And we must count ourselves extremely fortunate to be able to see the series all together, since after the monastery’s 1835 confiscation the paintings were acquired by the Prado, and for many years were loaned out to various museums around the country. During this time two of the paintings were lost (there were originally 54) in the confusion of the Spanish Civil War. It was only in 2006 that they were restored and finally reunited in their original home.


Once I finished appreciating the paintings—which took the better part of an hour—I wandered over the entrance of the church for the scheduled tour. Mass soon finished; and about a dozen people, mostly elderly, shuffled out of the elaborately decorated church door. A short, rotund man wearing a monk’s habit—a plain dark robe in this case—appeared and shepherded us inside. The church itself is a plain, clean, white space, mostly devoid of elaborate decoration. The exception to this is the magnificent main altar, which contains 17 Biblical scenes in finely detailed alabaster.


In a jovial and bouncing voice, the monk explained all about the monastery and its history. Then we moved further into the monastery, passing through the vestry and the chapter house, while the monk rapidly rattled off the dates, styles, and provenance of the art work to be seen. Finally we reached the Capilla del Sagrario, or the Chapel of the Sanctuary.

This chapel is undoubtedly one of the greatest works of Baroque art to be found in Spain. The colors are regal and soothing: silver, pink, and sky blue. Every surface is covered with extremely intimate ornament, in a style the monk called “Churrigueresque,” a Baroque manner of decoration native to Spain. Floral designs squirmed up the walls; silver curled and bloomed; columns twisted and angels burst from walls. The chapel comprises several separate nooks, each one dedicated to a different saint. In the central chamber a hexagonal tabernacle rises up several meters off the ground, constructed of colored marble taken from all over Spain. It is an extraordinary work. Even the floor is impressive, made from interlocking triplets of diamonds that, together, form the image of a cube.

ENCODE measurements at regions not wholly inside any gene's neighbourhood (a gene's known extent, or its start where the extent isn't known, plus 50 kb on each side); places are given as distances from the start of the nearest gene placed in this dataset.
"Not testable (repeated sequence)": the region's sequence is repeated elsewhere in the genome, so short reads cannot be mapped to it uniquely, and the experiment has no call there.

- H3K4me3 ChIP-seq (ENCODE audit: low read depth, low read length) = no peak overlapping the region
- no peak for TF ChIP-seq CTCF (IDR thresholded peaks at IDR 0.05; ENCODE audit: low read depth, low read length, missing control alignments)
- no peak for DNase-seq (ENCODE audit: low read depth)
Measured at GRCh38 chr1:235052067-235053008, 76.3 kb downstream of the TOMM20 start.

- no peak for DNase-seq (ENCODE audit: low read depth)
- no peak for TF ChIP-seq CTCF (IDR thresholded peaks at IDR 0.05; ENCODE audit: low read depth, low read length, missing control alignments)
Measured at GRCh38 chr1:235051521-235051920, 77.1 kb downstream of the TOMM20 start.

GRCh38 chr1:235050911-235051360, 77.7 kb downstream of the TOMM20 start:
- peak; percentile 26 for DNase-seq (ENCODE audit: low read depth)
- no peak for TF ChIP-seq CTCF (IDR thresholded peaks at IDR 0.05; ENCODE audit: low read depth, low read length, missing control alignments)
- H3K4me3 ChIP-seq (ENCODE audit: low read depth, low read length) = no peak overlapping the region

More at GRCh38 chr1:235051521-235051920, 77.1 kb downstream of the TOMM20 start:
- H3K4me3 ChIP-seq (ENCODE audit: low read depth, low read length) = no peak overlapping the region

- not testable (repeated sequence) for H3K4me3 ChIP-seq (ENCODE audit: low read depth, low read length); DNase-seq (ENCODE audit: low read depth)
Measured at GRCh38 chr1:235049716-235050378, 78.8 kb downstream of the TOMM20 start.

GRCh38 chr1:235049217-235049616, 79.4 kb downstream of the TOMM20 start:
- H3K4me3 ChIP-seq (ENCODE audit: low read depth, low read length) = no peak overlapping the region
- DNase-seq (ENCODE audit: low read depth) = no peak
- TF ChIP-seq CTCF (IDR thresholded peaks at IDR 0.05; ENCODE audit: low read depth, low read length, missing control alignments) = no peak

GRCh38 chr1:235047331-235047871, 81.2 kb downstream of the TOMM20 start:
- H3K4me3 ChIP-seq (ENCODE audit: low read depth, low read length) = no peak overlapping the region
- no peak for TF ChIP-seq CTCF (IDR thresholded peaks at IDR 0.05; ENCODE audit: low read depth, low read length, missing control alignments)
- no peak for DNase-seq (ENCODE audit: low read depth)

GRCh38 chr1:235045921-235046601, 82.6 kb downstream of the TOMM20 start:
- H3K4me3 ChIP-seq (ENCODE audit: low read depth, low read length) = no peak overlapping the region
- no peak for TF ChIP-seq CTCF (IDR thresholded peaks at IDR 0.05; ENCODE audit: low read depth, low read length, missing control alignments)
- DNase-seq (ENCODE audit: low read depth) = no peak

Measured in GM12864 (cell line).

The monk then led us to the refectory, where the monks eat their meals in silence, while somebody reads scripture aloud. Finally we reached the church and concluded the tour.

I now had about three hours to kill before my bus left back to Madrid. Thankfully, aside from the monastery, Rascafría is itself a lovely place. Madrid’s northern mountains provide some of the best hiking in the country. Rascafría is no exception to this. Even on this chilly winter day the place was full of men, women, and children in windbreakers carrying pointed walking sticks. I joined them, crossing the Puende del Perdón and turning to walk alongside the river Lozoya. Unknowingly I had entered the Bosque finlandes, or the Finnish Forest, an attractive natural park formed by importing trees and vegetation from that Scandinavian country. Though at the time I did not know this, I did notice that the trees were strikingly tall and straight.


I walked on, passing by ruined farms, masticating cows, and once again over the shallow river. Eventually I came upon a sign about the local trails. There was a short caption about an old legend pertinent to the area, which told of a beautiful Moorish girl who fell in love with a young man, and every day washed her face in the river while waiting his return (from where, it didn’t say). It is said that she waits still in a cave somewhere. Well, I certainly did not find any beautiful enchanted lasses, Moorish or otherwise, on my walk; but I did take some nice pictures of the scenery. Eventually I wandered onto the route of the Cascada del Purgatorio (everything seems to have a religious name in Spain), named after a nearby waterfall that the hiker can visit.

As the hour of my departure neared, I went back to the town to eat something. Though small, Rascafría is itself a charming sight, with the Artiñuelo Stream passing its center. There are also many attractive restaurants, though they are strangely expensive, due to the many visitors of the trails and the monastery, I suppose. I ate a delicious chocolate cake with raspberry dressing and then got on the bus, to doze during the long ride back to Madrid.